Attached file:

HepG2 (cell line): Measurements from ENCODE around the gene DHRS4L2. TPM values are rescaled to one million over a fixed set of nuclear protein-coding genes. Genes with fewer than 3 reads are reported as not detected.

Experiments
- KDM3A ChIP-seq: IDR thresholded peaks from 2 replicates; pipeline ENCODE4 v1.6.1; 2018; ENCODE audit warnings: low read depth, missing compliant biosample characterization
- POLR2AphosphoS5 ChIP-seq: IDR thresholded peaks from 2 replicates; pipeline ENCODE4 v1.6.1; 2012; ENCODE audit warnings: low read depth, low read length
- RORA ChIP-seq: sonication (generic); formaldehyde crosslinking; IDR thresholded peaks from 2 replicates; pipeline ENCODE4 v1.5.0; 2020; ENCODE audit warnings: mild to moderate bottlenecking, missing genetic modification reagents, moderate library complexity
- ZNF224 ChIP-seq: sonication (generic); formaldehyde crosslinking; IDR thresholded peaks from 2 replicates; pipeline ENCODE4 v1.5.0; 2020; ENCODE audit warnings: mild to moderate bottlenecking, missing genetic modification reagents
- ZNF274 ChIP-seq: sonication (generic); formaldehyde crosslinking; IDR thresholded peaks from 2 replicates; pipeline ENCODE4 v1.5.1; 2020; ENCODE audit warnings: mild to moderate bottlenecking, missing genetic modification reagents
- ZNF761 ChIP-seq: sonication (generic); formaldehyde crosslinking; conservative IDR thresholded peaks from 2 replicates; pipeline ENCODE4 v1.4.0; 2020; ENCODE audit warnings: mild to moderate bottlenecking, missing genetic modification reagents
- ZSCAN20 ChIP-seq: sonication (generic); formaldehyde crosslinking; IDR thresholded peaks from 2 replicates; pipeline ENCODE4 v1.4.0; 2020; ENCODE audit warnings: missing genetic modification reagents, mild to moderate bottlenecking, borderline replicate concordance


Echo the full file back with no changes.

HepG2 (cell line): Measurements from ENCODE around the gene DHRS4L2. TPM values are rescaled to one million over a fixed set of nuclear protein-coding genes. Genes with fewer than 3 reads are reported as not detected.

Experiments
- KDM3A ChIP-seq: IDR thresholded peaks from 2 replicates; pipeline ENCODE4 v1.6.1; 2018; ENCODE audit warnings: low read depth, missing compliant biosample characterization
- POLR2AphosphoS5 ChIP-seq: IDR thresholded peaks from 2 replicates; pipeline ENCODE4 v1.6.1; 2012; ENCODE audit warnings: low read depth, low read length
- RORA ChIP-seq: sonication (generic); formaldehyde crosslinking; IDR thresholded peaks from 2 replicates; pipeline ENCODE4 v1.5.0; 2020; ENCODE audit warnings: mild to moderate bottlenecking, missing genetic modification reagents, moderate library complexity
- ZNF224 ChIP-seq: sonication (generic); formaldehyde crosslinking; IDR thresholded peaks from 2 replicates; pipeline ENCODE4 v1.5.0; 2020; ENCODE audit warnings: mild to moderate bottlenecking, missing genetic modification reagents
- ZNF274 ChIP-seq: sonication (generic); formaldehyde crosslinking; IDR thresholded peaks from 2 replicates; pipeline ENCODE4 v1.5.1; 2020; ENCODE audit warnings: mild to moderate bottlenecking, missing genetic modification reagents
- ZNF761 ChIP-seq: sonication (generic); formaldehyde crosslinking; conservative IDR thresholded peaks from 2 replicates; pipeline ENCODE4 v1.4.0; 2020; ENCODE audit warnings: mild to moderate bottlenecking, missing genetic modification reagents
- ZSCAN20 ChIP-seq: sonication (generic); formaldehyde crosslinking; IDR thresholded peaks from 2 replicates; pipeline ENCODE4 v1.4.0; 2020; ENCODE audit warnings: missing genetic modification reagents, mild to moderate bottlenecking, borderline replicate concordance